The other general factor in your decision regarding where to learn to dive, is when you’ll be doing it. Most of the major dive destinations in the region like to advertise that they can be enjoyed year round, but the truth is that there are times when conditions are not ideal. You want to learn to dive in the best weather, both to ensure you have an easy time, as well as to have an enjoyable experience that you’ll want to continue with. Therefore, I’ve highlighted below when the best times for each destination is.

Koh Tao, Thailand

Koh Tao is perhaps the most obvious choice. I’ve heard that Thailand accounts for something like 25% of all the Dive Master and Dive Instructor certifications in the world, and it seems that Koh Tao contributes a major proportion to that number. For people just learning to dive, this means there are lots of dive shops to choose from, and a wide range of accommodations as well as restaurants, bars and other services. The downside is that Koh Tao can be a little too popular. Some wags suggest that the only creatures you’ll see in the waters around the island are other divers. That may be a little too harsh, but I would rate the diving at the other two options as ‘better’ than what you’ll experience immediately around Koh Tao. There are some really great dive sites in the sea some distance from Koh Tao, but these are generally for experienced divers.

When to go: The season for Koh Tao is fairly long, which is one of the reasons for its popularity. The months to avoid are October to January.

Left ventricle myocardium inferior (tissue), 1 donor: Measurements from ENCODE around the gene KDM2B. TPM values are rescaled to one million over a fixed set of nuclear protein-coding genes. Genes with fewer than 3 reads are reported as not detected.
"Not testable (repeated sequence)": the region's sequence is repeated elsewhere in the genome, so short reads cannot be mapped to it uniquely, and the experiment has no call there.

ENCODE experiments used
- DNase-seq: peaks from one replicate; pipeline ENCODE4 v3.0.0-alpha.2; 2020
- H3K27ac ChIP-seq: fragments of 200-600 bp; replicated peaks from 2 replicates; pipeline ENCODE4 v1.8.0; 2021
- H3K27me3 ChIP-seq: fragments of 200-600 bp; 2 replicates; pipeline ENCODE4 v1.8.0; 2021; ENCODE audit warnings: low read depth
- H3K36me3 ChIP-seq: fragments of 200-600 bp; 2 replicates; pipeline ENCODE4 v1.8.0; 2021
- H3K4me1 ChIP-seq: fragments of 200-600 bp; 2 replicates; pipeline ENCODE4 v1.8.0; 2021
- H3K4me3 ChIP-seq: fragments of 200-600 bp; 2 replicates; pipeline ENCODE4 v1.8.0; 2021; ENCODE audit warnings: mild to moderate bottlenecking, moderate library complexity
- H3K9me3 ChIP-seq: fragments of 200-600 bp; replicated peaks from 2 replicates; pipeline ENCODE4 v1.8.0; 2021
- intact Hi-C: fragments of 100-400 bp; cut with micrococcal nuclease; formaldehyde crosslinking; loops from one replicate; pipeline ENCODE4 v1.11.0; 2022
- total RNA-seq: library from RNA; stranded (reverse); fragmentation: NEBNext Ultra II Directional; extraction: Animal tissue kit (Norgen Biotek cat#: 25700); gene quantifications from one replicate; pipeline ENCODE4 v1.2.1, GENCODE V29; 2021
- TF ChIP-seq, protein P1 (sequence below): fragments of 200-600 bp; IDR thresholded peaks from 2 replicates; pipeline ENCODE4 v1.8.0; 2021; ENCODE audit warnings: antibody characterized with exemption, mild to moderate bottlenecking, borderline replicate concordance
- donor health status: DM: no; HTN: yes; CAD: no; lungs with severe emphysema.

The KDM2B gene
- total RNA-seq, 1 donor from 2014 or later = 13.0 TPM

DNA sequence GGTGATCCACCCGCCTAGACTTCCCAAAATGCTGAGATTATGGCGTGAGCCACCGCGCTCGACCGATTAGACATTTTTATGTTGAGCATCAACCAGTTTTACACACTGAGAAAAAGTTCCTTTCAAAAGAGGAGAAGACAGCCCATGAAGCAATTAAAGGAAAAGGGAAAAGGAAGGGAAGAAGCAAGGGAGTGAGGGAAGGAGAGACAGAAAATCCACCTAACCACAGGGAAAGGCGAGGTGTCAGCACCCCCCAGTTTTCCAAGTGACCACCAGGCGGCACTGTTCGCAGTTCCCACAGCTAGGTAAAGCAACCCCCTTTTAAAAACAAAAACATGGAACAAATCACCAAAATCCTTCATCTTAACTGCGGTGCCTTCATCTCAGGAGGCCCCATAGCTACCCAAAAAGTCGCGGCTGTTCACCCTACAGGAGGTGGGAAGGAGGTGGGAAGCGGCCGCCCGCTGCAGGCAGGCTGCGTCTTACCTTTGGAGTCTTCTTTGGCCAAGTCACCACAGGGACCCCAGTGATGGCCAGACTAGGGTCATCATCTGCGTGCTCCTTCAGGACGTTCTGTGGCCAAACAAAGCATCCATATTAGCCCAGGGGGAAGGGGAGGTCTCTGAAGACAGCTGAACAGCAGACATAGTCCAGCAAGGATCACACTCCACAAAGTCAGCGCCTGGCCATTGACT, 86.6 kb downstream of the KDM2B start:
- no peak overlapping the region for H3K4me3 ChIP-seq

Tioman Island, Malaysia

Tioman is my "dark horse" candidate for a good place to learn scuba diving. It is very popular as a weekend diving destination for people from Kuala Lumpur and Singapore, with direct flights there from both cities. But it isn’t quite as popular as Koh Tao, and instead has a very relaxed atmosphere. Many of the dive resorts have their own "house reefs" where they take beginning divers, which makes things very easy by eliminating external issues like dealing with boats from the learning experience. Once you’ve got the basics down, there are a lot of easy and very enjoyable dives within a 10 to 20 minute boat ride. There’s a nice variety of sea life, such as turtles, sharks, squids and many kinds of fish, although not in great abundance. The downside to Tioman – which some might consider an upside – is that there aren’t a huge variety of restaurants or nightlife on offer. Depending on which resort you’re staying at, you may be stuck there for most of your stay.

When to go: Tioman is at its best from March to October.

Bunaken, Indonesia

If the time of year weren’t an issue, Bunaken would probably be my top choice for a destination to learn to dive. The tiny island just off the northern tip of Sulawesi in Indonesia has some of the best diving you can find, with a huge abundance of sea life on view. Conditions are generally calm, although currents can be strong on some sites. Your dive instructors will take you to the easier sites to start with. You’re almost assured to have experiences on your first few dive that will get you hooked on the sport. The downside, if there is one, is that most of the dive resorts around Bunaken are more or less self-contained. You won’t find much in the way of independent restaurants or night life outside of the resorts.

When to go: Bunaken is best from May to October, with the summer months of July and August being ideal.

Filed under: Learning to Dive — Michael @ 11:53 am